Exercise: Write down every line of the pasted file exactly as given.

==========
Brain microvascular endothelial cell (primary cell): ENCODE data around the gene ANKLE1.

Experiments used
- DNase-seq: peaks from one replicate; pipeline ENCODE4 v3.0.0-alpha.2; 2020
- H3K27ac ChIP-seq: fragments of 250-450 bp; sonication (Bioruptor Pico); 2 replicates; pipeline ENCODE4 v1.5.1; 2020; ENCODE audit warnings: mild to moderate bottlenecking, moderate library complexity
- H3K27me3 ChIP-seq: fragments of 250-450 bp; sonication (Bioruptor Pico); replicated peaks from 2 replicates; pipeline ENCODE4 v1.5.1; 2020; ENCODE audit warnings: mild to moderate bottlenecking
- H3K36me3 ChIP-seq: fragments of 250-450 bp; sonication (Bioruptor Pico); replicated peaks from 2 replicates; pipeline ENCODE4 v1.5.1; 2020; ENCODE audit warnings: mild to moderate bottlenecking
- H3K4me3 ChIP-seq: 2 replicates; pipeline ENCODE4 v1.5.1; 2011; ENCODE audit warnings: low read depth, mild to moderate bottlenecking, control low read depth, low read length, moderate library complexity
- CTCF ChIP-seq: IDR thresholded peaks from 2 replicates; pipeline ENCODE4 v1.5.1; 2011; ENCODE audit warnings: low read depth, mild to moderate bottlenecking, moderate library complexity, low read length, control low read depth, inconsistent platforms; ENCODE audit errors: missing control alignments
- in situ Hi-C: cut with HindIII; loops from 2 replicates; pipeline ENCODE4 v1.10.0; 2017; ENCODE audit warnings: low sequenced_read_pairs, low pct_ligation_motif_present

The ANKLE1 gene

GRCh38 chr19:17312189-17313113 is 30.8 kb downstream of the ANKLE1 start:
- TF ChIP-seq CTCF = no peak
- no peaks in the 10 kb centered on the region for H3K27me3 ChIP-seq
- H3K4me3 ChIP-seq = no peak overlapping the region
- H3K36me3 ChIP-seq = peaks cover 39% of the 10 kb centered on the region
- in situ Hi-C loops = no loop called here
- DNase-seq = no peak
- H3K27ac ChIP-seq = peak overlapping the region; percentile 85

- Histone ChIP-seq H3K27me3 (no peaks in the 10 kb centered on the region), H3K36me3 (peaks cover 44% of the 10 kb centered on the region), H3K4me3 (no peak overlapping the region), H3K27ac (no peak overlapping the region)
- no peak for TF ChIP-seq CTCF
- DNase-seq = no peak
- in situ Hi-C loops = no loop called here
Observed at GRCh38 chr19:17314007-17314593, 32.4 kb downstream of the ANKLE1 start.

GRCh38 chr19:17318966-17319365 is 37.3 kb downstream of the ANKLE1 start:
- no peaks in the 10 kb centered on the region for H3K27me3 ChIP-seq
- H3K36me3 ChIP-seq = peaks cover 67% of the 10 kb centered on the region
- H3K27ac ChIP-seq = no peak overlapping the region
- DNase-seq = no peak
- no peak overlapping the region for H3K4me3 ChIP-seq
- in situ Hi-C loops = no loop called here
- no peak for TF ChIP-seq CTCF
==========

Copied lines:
Brain microvascular endothelial cell (primary cell): ENCODE data around the gene ANKLE1.

Experiments used
- DNase-seq: peaks from one replicate; pipeline ENCODE4 v3.0.0-alpha.2; 2020
- H3K27ac ChIP-seq: fragments of 250-450 bp; sonication (Bioruptor Pico); 2 replicates; pipeline ENCODE4 v1.5.1; 2020; ENCODE audit warnings: mild to moderate bottlenecking, moderate library complexity
- H3K27me3 ChIP-seq: fragments of 250-450 bp; sonication (Bioruptor Pico); replicated peaks from 2 replicates; pipeline ENCODE4 v1.5.1; 2020; ENCODE audit warnings: mild to moderate bottlenecking
- H3K36me3 ChIP-seq: fragments of 250-450 bp; sonication (Bioruptor Pico); replicated peaks from 2 replicates; pipeline ENCODE4 v1.5.1; 2020; ENCODE audit warnings: mild to moderate bottlenecking
- H3K4me3 ChIP-seq: 2 replicates; pipeline ENCODE4 v1.5.1; 2011; ENCODE audit warnings: low read depth, mild to moderate bottlenecking, control low read depth, low read length, moderate library complexity
- CTCF ChIP-seq: IDR thresholded peaks from 2 replicates; pipeline ENCODE4 v1.5.1; 2011; ENCODE audit warnings: low read depth, mild to moderate bottlenecking, moderate library complexity, low read length, control low read depth, inconsistent platforms; ENCODE audit errors: missing control alignments
- in situ Hi-C: cut with HindIII; loops from 2 replicates; pipeline ENCODE4 v1.10.0; 2017; ENCODE audit warnings: low sequenced_read_pairs, low pct_ligation_motif_present

The ANKLE1 gene

GRCh38 chr19:17312189-17313113 is 30.8 kb downstream of the ANKLE1 start:
- TF ChIP-seq CTCF = no peak
- no peaks in the 10 kb centered on the region for H3K27me3 ChIP-seq
- H3K4me3 ChIP-seq = no peak overlapping the region
- H3K36me3 ChIP-seq = peaks cover 39% of the 10 kb centered on the region
- in situ Hi-C loops = no loop called here
- DNase-seq = no peak
- H3K27ac ChIP-seq = peak overlapping the region; percentile 85

- Histone ChIP-seq H3K27me3 (no peaks in the 10 kb centered on the region), H3K36me3 (peaks cover 44% of the 10 kb centered on the region), H3K4me3 (no peak overlapping the region), H3K27ac (no peak overlapping the region)
- no peak for TF ChIP-seq CTCF
- DNase-seq = no peak
- in situ Hi-C loops = no loop called here
Observed at GRCh38 chr19:17314007-17314593, 32.4 kb downstream of the ANKLE1 start.

GRCh38 chr19:17318966-17319365 is 37.3 kb downstream of the ANKLE1 start:
- no peaks in the 10 kb centered on the region for H3K27me3 ChIP-seq
- H3K36me3 ChIP-seq = peaks cover 67% of the 10 kb centered on the region
- H3K27ac ChIP-seq = no peak overlapping the region
- DNase-seq = no peak
- no peak overlapping the region for H3K4me3 ChIP-seq
- in situ Hi-C loops = no loop called here
- no peak for TF ChIP-seq CTCF